Home / Opinion / Online-views /  Budget and the twin deficits

By now, hundreds of thousands of words have appeared in the Indian print media about the budget. I still thought of articulating a few points—those that have not been much commented on. In his speech, the finance minister stated that it is the “beginning of a journey towards sustained growth of 7-8% within three-four years; macroeconomic stabilization that includes lower inflation, lesser fiscal deficit and a manageable CAD (current account deficit)".

I have several problems in relation to each of the points, namely inflation, fiscal deficit, and “CAD". Indeed, in many ways, this seems to be an “impossible trinity" of macroeconomic policy objectives.

As for the first, regular readers of “The Other Side" would recall my argument that policy-makers need to rely more on supply-side measures; lowering demand through tighter monetary policy would surely affect growth and employment creation. Also, the demographic profile of an economy is equally relevant to the issue of acceptable inflation.

Turning now to the fiscal deficit, the finance minister has set very ambitious targets. Quite apart from their feasibility, the question is whether fiscal contraction is really necessary—or is it a tribute to the power of the rating companies? This power is truly amazing considering their performance in recent years, in relation to both sovereign ratings and, of course, the AAA ratings given to thousands of mortgage-backed securities.

As for the former, they did not foresee the crisis in East Asia, practically until the eve of its occurrence. Nor was the sovereign debt crisis in Greece predicted in a timely fashion. And, quite possibly, the financial market crisis of 2008, which led to the largest drop in global output since the deflation of the 1930s, would not have been as severe had the rating companies not distributed the coveted AAA rankings so liberally.

This is not to deny that continued high fiscal deficits can be a problem if they increase government debt to unsustainable levels. The generally accepted number is that alarm bells should ring if the ratio of debt-to-nominal gross domestic product (GDP) comes close to 90%. What is our record? The number has actually come down from 58.9% on 31 March 2008 (and an even higher 65.5% at the end of fiscal 2004-05) to 52.2% on 31 March 2014! And, this should not really be surprising given that inflation leads to higher nominal GDP: inflation, in effect, “devalues" the outstanding debt and improves government’s debt servicing ability as revenues are strongly correlated with nominal GDP. It is the “quality", not so much the “quantity", of the deficit that needs significant improvement if growth targets are to be achieved: the amount of investments financed by fiscal expenditure was 73% higher than subsidies in 2007-08; it is now less than 50% of subsidies! (I have taken the investment and expenditure numbers from T.N. Ninan’s piece in Business Standard that appeared last Saturday.)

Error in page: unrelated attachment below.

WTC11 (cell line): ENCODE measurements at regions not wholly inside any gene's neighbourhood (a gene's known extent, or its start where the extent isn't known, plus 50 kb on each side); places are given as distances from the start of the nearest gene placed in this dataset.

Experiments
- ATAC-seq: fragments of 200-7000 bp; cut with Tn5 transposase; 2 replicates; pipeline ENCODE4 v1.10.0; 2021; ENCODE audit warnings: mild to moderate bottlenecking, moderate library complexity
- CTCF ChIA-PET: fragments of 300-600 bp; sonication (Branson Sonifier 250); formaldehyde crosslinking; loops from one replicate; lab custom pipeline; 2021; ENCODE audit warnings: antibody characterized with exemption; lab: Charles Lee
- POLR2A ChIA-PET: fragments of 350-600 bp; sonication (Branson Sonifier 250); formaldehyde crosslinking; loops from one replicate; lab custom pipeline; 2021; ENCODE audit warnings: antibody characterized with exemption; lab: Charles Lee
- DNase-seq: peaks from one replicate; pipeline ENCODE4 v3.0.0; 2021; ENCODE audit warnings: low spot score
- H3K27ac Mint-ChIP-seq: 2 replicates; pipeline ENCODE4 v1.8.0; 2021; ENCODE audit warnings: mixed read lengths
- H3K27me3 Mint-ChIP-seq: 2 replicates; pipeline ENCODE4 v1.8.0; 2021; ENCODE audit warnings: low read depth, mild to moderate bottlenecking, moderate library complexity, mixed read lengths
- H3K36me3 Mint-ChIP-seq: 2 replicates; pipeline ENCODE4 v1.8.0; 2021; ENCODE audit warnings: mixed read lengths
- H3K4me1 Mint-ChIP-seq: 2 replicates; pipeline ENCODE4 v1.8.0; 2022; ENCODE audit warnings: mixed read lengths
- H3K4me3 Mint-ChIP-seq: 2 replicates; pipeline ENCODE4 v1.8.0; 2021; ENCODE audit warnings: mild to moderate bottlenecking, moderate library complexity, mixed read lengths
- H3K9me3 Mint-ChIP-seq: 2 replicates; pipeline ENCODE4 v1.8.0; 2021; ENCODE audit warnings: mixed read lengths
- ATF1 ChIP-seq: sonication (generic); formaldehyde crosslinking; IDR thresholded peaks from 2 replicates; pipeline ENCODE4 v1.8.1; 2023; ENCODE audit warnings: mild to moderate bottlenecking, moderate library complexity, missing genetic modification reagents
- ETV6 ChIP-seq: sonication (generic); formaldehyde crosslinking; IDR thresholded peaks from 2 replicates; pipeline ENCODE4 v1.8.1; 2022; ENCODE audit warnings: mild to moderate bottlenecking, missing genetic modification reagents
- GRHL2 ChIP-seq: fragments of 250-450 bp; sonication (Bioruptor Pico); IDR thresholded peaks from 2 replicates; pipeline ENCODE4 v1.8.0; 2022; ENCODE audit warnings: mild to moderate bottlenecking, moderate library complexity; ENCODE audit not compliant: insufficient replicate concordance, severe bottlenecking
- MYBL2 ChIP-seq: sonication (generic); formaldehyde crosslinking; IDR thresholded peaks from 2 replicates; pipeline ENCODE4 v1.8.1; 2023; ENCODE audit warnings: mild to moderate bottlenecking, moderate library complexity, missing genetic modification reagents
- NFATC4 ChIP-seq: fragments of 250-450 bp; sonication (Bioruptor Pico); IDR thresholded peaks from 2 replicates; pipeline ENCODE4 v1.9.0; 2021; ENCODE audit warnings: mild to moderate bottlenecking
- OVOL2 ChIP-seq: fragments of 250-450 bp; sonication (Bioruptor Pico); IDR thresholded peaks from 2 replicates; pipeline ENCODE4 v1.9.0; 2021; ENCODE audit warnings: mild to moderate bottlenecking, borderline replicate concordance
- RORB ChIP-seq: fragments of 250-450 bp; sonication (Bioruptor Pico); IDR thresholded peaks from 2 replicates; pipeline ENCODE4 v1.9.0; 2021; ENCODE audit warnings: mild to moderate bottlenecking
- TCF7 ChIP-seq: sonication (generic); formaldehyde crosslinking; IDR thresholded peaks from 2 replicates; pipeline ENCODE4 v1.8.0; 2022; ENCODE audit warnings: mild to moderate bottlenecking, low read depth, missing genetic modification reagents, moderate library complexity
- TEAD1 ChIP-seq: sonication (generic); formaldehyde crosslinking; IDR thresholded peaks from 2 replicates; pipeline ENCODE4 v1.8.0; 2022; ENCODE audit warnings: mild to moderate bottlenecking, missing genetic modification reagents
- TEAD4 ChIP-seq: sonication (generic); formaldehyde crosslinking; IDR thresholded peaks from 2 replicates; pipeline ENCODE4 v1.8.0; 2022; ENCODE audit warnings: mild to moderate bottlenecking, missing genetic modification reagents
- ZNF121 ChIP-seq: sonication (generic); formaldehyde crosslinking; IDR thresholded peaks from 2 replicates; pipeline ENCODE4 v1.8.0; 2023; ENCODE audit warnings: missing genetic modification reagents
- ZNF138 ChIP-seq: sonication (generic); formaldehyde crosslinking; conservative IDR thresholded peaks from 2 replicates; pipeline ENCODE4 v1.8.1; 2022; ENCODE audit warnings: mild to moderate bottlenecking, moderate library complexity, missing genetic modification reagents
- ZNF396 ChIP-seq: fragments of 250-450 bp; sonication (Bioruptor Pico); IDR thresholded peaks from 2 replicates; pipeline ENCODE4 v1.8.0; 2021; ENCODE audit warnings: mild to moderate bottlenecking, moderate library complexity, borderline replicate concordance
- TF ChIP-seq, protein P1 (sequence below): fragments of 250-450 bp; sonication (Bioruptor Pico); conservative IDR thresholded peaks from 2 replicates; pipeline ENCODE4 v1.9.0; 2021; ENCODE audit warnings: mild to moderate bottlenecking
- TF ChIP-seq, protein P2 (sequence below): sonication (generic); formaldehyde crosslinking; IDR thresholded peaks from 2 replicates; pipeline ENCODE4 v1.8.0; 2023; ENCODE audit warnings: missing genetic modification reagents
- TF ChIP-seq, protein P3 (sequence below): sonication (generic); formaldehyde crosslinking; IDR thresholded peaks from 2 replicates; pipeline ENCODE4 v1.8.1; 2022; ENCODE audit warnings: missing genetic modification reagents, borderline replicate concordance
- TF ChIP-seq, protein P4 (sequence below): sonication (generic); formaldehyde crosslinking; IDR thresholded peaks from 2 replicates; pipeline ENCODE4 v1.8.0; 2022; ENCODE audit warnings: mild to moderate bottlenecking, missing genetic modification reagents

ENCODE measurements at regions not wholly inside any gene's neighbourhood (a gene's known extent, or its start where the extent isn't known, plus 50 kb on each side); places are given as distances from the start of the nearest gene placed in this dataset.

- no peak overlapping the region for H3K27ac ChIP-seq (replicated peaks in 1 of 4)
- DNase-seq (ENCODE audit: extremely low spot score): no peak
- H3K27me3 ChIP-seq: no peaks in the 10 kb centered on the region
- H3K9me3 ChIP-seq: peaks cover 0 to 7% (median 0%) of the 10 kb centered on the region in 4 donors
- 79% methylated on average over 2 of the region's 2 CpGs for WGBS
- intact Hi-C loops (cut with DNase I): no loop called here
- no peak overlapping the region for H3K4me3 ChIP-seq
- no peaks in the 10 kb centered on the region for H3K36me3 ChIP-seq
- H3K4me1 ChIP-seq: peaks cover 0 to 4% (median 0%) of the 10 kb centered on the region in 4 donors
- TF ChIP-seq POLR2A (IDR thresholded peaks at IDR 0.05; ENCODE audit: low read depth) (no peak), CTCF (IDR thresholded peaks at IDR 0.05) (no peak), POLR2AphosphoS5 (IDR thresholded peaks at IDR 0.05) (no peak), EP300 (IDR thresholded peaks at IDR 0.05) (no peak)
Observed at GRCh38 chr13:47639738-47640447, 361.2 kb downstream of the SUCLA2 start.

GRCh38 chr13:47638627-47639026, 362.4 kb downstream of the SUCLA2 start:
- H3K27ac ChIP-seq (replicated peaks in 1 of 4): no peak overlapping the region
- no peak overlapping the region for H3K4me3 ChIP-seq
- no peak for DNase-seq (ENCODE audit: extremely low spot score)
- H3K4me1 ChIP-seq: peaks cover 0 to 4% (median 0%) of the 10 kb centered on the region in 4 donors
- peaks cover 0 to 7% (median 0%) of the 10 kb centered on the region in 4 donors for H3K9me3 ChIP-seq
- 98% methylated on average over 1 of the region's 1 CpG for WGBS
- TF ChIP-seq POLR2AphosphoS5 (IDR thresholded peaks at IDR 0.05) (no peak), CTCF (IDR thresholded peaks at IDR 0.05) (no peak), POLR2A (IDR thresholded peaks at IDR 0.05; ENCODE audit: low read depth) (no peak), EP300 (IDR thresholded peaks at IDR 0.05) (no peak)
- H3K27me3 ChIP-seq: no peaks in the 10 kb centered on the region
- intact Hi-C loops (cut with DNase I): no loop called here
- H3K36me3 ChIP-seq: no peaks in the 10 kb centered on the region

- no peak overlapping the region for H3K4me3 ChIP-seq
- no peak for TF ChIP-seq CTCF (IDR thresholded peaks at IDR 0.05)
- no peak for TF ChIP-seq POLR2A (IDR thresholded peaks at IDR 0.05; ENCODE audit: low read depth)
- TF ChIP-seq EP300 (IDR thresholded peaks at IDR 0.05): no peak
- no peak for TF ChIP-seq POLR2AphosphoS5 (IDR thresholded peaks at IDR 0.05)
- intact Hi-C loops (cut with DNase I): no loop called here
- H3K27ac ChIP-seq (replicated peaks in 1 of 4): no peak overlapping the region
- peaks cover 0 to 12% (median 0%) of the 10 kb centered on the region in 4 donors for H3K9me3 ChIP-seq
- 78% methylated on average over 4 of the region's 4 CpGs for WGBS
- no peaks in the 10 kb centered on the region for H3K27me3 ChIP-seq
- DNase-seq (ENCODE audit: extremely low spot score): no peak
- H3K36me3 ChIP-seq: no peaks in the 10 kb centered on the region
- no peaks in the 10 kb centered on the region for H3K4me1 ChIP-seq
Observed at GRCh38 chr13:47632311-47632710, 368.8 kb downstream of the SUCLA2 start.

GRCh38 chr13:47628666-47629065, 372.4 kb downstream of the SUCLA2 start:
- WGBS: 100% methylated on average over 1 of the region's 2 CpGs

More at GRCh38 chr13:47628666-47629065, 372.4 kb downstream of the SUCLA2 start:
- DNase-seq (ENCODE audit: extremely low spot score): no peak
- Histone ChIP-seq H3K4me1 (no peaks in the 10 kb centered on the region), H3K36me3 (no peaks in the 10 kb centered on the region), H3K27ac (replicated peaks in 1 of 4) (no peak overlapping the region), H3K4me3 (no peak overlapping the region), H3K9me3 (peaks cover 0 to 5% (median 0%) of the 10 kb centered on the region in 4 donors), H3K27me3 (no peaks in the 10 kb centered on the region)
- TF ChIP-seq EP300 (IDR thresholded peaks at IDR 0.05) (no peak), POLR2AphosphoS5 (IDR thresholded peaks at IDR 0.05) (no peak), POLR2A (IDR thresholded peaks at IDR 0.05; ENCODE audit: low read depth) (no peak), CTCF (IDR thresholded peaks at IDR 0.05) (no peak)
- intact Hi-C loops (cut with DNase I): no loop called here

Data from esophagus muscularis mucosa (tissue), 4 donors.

Let me now turn to the question of “CAD". In fact, not only the finance minister but also the last month’s Financial Stability Report of the Reserve Bank of India uses the same acronym, and the need to control it. Have we all become such pessimists on the external account that we can no longer think of a current account balance, let alone targeting CAS, or current account surplus? Financial markets’ memories are notoriously short, but surely policy-makers recall that we recorded surpluses on the current account for a few years early in this century. Or, are we back to the “export pessimism", the accepted wisdom of policy-makers in the 1950s and 1960s? It was this pessimism which led to the import substitution and industrial licensing policies and sky-high customs duties. The result was decades of the Hindu rate of growth.

One of the few economists who did not agree with the then “accepted wisdom" was none other than the last Prime Minister. Manmohan Singh had then argued that India’s exports will grow given an exchange rate which would create a competitive tradeables sector. It is perhaps high time that we end our mental fixation with “CAD", and how to finance it. As it is, India’s net external liabilities (i.e. a negative NII or net international investment position) have gone up from 4% of GDP at the end of 2007-08 to 18% at the end of fiscal 2013-14, one of the highest in the G20! Surely, there is a limit to how long we can continue to depend on the savings of the rest of the world to finance our continued CADs.

Besides, lest we forget, the trade deficit means lower domestic output and employment, even as the overvalued exchange rate increases consumption and reduces savings, a point I have elaborated earlier.

A couple of other points: is it not time to give up the concepts of plan and non-plan expenditures and focus the numbers on capital and revenue expenditure? Again, surely there is a case to increase the transparency of the government’s accounts by also specifically disclosing the revenue and expenditures postponed or brought forward? Another point: surely 50 crore and 100 crore schemes are too small to merit specific mention. What these details do is to overlook far more substantive issues. For example, why have we fallen so far behind so many east Asian economies: South Korea, Taiwan, Malaysia, Thailand, and of course, China. It is worth reminding ourselves that a little over a generation ago, our GDP was more than China’s: today it is one-fifth of its!

A.V. Rajwade is a risk management consultant, columnist and author.

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